When direct mapping of diatoms reveals unexpected fate of trace metals in the twilight zone

Twining and co-authors (2014, see reference below) used synchrotron x-ray fluorescence mapping to measure macronutrients such phosphorus (P), sulphur (S), and silicon (Si), and also trace metals like iron (Fe), nickel (Ni) and zinc (Zn), in individual cells of a diatom specie during a spring bloom off New Zealand. They clearly show that P, S, Zn and Ni are released faster than Fe and Si from sinking cells in the upper 200 m. Although the metals are co-located with P and S at the surface, the scheme changes deeper. The relationships with P and S become weak while an association of Fe with Si appears, suggesting re-adsorption when particles are settling. Exciting results revealing that ratios of dissolved Fe to macronutrients in the water column likely underestimate stoichiometries in sinking cells.

14 twining l
Figure. Element maps (P, S, Fe ,and Zn) and associated scatterplots of Fe and S concentrations in each pixel of the scans for two diatom cells collected from 30m or 200m following a spring bloom off New Zealand.  The scatterplots show that Fe and S are spatially decoupled from each other when the diatom cells degrade as they sink through the upper water column.  S is lost more readily from the cells, while Fe appears to be retained or is re-scavenged.  Scale bar indicates 10um for each cell.  Adapted from Twining et al. (2014). Click here to view the figure larger.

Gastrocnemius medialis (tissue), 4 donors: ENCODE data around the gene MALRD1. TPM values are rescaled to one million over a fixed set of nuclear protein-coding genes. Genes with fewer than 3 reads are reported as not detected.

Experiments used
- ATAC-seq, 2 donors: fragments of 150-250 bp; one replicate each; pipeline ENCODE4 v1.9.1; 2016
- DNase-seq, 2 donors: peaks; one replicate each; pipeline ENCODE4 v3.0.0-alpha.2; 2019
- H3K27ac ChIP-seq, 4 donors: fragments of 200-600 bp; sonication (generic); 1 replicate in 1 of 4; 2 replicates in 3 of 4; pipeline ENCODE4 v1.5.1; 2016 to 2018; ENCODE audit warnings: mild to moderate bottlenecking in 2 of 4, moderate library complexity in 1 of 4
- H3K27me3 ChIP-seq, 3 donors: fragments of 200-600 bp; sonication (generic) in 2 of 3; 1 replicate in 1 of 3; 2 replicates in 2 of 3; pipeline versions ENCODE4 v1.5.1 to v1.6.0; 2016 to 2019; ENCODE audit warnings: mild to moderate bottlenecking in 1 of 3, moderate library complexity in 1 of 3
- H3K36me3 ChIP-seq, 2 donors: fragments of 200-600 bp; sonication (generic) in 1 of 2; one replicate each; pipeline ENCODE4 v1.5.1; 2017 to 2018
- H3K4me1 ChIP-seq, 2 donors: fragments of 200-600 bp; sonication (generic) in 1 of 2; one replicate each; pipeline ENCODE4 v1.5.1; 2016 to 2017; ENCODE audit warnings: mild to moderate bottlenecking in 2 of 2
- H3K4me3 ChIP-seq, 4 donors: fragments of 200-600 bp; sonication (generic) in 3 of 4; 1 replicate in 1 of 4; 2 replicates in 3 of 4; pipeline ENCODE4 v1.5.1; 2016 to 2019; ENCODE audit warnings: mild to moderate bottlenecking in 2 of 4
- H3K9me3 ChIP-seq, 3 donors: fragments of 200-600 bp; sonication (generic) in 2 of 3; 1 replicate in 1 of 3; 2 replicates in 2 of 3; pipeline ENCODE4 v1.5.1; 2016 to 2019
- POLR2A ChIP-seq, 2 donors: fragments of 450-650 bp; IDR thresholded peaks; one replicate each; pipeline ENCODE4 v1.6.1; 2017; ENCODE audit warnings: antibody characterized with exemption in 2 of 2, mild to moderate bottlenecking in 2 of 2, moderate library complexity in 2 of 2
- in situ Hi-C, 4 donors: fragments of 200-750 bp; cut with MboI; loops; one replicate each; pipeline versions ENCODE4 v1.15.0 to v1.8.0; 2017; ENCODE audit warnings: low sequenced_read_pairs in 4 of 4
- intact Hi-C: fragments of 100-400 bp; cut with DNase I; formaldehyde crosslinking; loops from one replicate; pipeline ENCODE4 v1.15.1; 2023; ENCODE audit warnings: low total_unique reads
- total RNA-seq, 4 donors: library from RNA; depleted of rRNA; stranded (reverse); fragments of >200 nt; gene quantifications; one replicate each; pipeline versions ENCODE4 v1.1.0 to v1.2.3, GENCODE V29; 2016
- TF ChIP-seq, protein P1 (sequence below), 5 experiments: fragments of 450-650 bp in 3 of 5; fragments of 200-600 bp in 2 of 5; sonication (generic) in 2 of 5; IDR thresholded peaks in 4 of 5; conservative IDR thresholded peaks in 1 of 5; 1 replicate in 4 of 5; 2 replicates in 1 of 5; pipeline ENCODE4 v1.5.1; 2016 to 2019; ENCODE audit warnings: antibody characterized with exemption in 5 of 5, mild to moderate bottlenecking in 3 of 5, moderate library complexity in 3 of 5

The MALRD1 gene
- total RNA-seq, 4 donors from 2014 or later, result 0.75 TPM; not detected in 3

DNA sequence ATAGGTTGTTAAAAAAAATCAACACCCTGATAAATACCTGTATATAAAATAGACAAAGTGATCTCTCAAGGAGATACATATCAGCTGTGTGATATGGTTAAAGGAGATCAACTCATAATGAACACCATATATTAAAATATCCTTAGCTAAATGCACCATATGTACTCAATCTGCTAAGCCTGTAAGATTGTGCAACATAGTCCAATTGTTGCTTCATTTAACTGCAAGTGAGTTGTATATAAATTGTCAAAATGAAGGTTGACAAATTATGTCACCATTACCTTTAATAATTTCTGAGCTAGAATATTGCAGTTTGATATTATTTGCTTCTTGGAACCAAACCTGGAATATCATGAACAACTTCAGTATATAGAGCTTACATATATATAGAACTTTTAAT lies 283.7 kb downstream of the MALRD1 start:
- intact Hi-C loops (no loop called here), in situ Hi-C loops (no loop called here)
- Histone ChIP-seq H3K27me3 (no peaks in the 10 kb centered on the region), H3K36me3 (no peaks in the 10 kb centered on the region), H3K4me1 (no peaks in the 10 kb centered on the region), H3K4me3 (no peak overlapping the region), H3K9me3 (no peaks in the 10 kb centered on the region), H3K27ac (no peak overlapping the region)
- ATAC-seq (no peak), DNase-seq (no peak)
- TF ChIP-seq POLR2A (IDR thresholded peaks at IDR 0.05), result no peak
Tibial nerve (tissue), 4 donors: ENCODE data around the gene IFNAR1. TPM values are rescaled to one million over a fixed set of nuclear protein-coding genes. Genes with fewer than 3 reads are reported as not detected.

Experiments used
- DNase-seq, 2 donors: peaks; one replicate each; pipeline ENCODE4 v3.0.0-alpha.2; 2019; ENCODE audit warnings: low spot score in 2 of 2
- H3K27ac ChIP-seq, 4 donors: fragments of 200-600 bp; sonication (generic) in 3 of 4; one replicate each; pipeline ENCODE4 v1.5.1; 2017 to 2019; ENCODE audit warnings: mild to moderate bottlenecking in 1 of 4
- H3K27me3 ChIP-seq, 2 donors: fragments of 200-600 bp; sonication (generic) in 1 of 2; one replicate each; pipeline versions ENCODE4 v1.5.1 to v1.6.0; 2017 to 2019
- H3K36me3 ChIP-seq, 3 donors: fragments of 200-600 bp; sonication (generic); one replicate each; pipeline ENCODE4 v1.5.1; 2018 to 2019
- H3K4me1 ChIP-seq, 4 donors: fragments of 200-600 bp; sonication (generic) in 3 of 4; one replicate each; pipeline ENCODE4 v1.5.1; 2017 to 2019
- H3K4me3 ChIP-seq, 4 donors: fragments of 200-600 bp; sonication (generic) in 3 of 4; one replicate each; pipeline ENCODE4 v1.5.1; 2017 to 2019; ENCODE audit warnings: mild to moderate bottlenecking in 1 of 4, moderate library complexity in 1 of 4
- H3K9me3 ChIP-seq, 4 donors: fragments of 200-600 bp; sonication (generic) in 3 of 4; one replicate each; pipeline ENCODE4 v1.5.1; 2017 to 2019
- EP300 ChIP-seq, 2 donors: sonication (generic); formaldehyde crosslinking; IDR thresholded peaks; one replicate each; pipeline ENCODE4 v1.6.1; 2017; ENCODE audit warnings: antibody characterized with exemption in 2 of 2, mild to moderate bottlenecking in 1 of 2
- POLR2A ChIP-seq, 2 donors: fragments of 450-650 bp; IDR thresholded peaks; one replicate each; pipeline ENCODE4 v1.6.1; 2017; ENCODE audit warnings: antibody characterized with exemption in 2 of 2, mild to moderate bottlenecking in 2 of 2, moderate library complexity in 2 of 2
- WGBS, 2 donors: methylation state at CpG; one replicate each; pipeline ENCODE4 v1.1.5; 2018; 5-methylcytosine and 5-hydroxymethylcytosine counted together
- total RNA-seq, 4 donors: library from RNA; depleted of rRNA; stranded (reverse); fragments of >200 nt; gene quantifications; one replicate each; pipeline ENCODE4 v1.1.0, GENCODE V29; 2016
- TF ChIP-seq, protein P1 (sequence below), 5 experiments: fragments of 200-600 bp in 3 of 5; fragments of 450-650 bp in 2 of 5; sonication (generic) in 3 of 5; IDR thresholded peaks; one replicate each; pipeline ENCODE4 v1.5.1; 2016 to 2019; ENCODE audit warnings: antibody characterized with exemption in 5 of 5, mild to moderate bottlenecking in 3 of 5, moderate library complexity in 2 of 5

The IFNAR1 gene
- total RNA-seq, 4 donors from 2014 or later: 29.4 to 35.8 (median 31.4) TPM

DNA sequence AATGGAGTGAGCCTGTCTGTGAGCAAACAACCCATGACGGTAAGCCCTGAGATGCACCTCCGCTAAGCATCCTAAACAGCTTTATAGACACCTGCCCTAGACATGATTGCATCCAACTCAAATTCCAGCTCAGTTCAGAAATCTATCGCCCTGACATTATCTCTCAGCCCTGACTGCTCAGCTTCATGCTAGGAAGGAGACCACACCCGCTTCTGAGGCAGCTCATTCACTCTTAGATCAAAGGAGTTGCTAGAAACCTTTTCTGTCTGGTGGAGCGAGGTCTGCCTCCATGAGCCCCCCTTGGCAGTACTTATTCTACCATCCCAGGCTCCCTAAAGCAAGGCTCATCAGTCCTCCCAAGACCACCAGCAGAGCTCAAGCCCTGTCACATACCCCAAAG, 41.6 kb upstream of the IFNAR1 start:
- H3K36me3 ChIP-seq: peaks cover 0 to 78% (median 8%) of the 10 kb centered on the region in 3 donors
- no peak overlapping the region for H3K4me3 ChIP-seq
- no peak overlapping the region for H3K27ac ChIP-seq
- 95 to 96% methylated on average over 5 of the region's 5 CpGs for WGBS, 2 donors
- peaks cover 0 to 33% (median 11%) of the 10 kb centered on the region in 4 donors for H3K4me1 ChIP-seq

Reference:

Twining, B. S., Nodder, S. D., King, A. L., Hutchins, D. A., LeCleir, G. R., DeBruyn, Jennifer M.; Maas, E. W., Vogt, S., Wilhelm, S. W., Boyd, P. W. (2014). Differential remineralization of major and trace elements in sinking diatoms. Limnology and Oceanography, 59(3), 689–704. doi:10.4319/lo.2014.59.3.0689 Click here to view the paper.

Latest highlights

Science Highlights

Retreat of large marine-terminating glaciers may increase iron supply to surface waters

The findings demonstrate that glacial retreat and loss of ice-shelves may potentially result in increases in dissolved Fe supply to surface waters downstream of large marine terminating glaciers in future.

31.05.2021

Science Highlights

When lateral advective transport explains between 80 and 100% of the dissolved aluminium distribution

This study evidence that the effect of advection cannot be neglected in areas where a conjunction of significant horizontal dissolved aluminium gradients and significant horizontal currents is found.

26.05.2021

Science Highlights

Variable dissolution rates and fates of lithogenic tracers at the air-sea interface

Roy-Barman and co-authors established the dissolution rates from Saharan dust reaching Mediterranean seawater.

21.05.2021

Science Highlights

Updated compilation of the global continental and marine lithogenic neodymium isotopic measurements

This new compilation and gridded datasets offer a concrete way forward to improve the application of Nd isotopes as a useful tracer of ocean circulation.

05.05.2021

Rechercher